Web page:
What is a Capillary Array?

A capillary array is a collection of small tubes structures, usually made of glass,plastic or hollow fibers, that are aligned in a specific manner. These tubes have a very small diameter (from microns to millemeters). Capillary arrays could be used in applications including DNA sequencing, protein analysis, and chemical analysis. The size of the capillary is useful for separation and analysis of small biological samples, such as DNA fragments or proteins.

Specification of Capillary Arrays

Capillary Array 10um Hole
  • Diameter of a single capillary (Hole Size)
  • Length of the capillaries (Hole Depth)
  • Materials (Glass type)
  • Plate Size
  • Plate Format (Round or Square)
  • Open Area Ratio (Percentage of the holey area)

How Capillary array is used in applications?

  • DNA sequencing: Capillary electrophoresis is a common method for DNA sequencing. In this technique, DNA fragments are separated based on their size as they migrate through the capillary array under the influence of an electric field. The separated fragments are then detected and their sequence can be determined.
  • Protein quality analysis: Capillary electrophoresis is also used to separate and analyze proteins based on their size, charge, or other properties. This can be used to identify and quantify proteins in a sample or to study the properties of individual proteins.
  • Chemical analysis: Capillary arrays can be used to separate and analyze small amounts of chemicals, such as drugs or pollutants, based on their physical or chemical properties.
  • Microfluidics: Capillaries are also used in microfluidic devices, which are miniaturized systems that manipulate small volumes of liquid. This is useful in many fields, such as biology, chemistry and medicine, where the amount of sample is limited.
  • Forensics: Capillary electrophoresis is used to separate DNA fragments from crime scene samples to identify suspects and match them to samples taken from victims or suspects.
  • Medical Diagnostics: Capillaries can be used to detect and analyze various molecules in bodily fluids, such as blood, to diagnose diseases or monitor treatment effectiveness.

Does smaller hole size improve the performance?

Smaller hole size in a capillary array can improve the performance of the separation or detection of specific molecules or samples. The internal diameter of the capillaries is one of the main specifications for a capillary array and it is typically measured in micrometers (µm). A smaller internal diameter results in higher resolution separations, meaning that smaller differences in the size, charge, or other properties of the molecules being separated can be distinguished. This is because the smaller diameter capillaries create a higher effective electric field, which leads to greater separation based on the electrophoretic mobility of the molecules.

However, using a smaller diameter capillaries also has some downsides, such as an increased resistance to the migration of the sample, which results in slower migration rates, and higher pressure needed to pump the sample through the capillaries. Additionally, smaller capillaries require smaller sample volume, which can be limiting if the sample is scarce or expensive.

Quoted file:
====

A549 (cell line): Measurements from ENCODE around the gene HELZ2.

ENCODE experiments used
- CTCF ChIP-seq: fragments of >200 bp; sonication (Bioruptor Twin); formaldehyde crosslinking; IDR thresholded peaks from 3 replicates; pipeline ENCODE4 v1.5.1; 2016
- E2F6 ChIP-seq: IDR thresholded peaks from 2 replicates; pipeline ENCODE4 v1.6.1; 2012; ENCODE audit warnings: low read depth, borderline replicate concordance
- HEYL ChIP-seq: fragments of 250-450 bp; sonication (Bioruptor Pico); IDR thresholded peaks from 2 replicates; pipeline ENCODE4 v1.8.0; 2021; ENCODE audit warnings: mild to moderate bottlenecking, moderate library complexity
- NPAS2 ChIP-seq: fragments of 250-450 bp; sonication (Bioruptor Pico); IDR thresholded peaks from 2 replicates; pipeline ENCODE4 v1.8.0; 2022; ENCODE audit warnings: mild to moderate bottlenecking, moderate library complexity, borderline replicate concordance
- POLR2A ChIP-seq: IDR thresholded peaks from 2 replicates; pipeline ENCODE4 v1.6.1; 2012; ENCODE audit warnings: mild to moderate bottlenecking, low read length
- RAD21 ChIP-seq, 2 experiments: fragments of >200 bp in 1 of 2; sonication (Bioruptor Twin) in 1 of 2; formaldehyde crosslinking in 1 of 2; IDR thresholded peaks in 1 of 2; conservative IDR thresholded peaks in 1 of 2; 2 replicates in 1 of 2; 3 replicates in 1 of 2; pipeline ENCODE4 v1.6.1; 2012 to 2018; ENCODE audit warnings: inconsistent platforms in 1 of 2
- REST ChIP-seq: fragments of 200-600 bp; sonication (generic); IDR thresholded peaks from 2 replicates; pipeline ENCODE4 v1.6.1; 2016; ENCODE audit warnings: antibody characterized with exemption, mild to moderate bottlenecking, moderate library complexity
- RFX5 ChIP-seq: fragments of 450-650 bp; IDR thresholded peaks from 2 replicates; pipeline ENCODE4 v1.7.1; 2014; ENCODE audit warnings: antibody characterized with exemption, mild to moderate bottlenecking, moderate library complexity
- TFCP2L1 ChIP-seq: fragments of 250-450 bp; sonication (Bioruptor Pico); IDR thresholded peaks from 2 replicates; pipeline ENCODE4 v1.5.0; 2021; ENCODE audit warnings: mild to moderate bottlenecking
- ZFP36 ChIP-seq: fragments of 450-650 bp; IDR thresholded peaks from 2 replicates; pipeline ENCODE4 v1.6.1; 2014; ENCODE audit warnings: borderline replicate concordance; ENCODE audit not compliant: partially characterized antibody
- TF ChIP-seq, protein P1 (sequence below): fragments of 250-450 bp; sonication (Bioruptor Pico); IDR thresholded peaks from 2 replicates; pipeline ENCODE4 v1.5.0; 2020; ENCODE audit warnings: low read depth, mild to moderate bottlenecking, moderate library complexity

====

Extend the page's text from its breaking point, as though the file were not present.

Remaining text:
In summary, smaller hole size in a capillary array can improve the performance of separation or detection, but it also comes with some trade-offs such as increased resistance and slower migration rates, and requiring a smaller sample volume. The optimal hole size for a capillary array will depend on the specific application and the properties of the sample being analyzed.

What is Capillary array electrophoresis?

Capillary array electrophoresis (CAE) is a method that uses a collection of small capillaries arranged in a specific pattern for protein quality analysis. The capillaries in the array have a very small internal diameter, typically on the order of a few micrometers, which allows for efficient separation and analysis of small protein samples.

CAE can be used for several applications in protein quality analysis such as:

  • High-throughput protein analysis: CAE can be used to analyze multiple samples simultaneously, allowing for high-throughput protein analysis. This can be useful in applications such as drug discovery where many protein samples need to be screened quickly.
  • Multi-dimensional protein analysis: CAE can be used to separate proteins based on multiple properties, such as size, charge, and hydrodynamic radius. This can provide more detailed information on the properties of proteins in a sample and can be used to identify any issues that may affect protein quality.
  • Automated protein analysis: CAE can be integrated with robotic systems for automated sample handling and data acquisition, which allows for the efficient and consistent analysis of large numbers of protein samples.
  • Protein identification: CAE can be used to identify proteins in a sample by comparing the electropherograms of the sample to a database of known proteins. This allows for the identification of unknown proteins or the confirmation of the presence of known proteins in a sample.

CAE is a powerful tool for protein quality analysis as it allows for the high-resolution separation and detection of proteins. It can provide detailed information on the properties of proteins in a sample, allowing for the identification of any issues that may affect protein quality, and can analyze multiple samples simultaneously, which increases the throughput and efficiency of the analysis.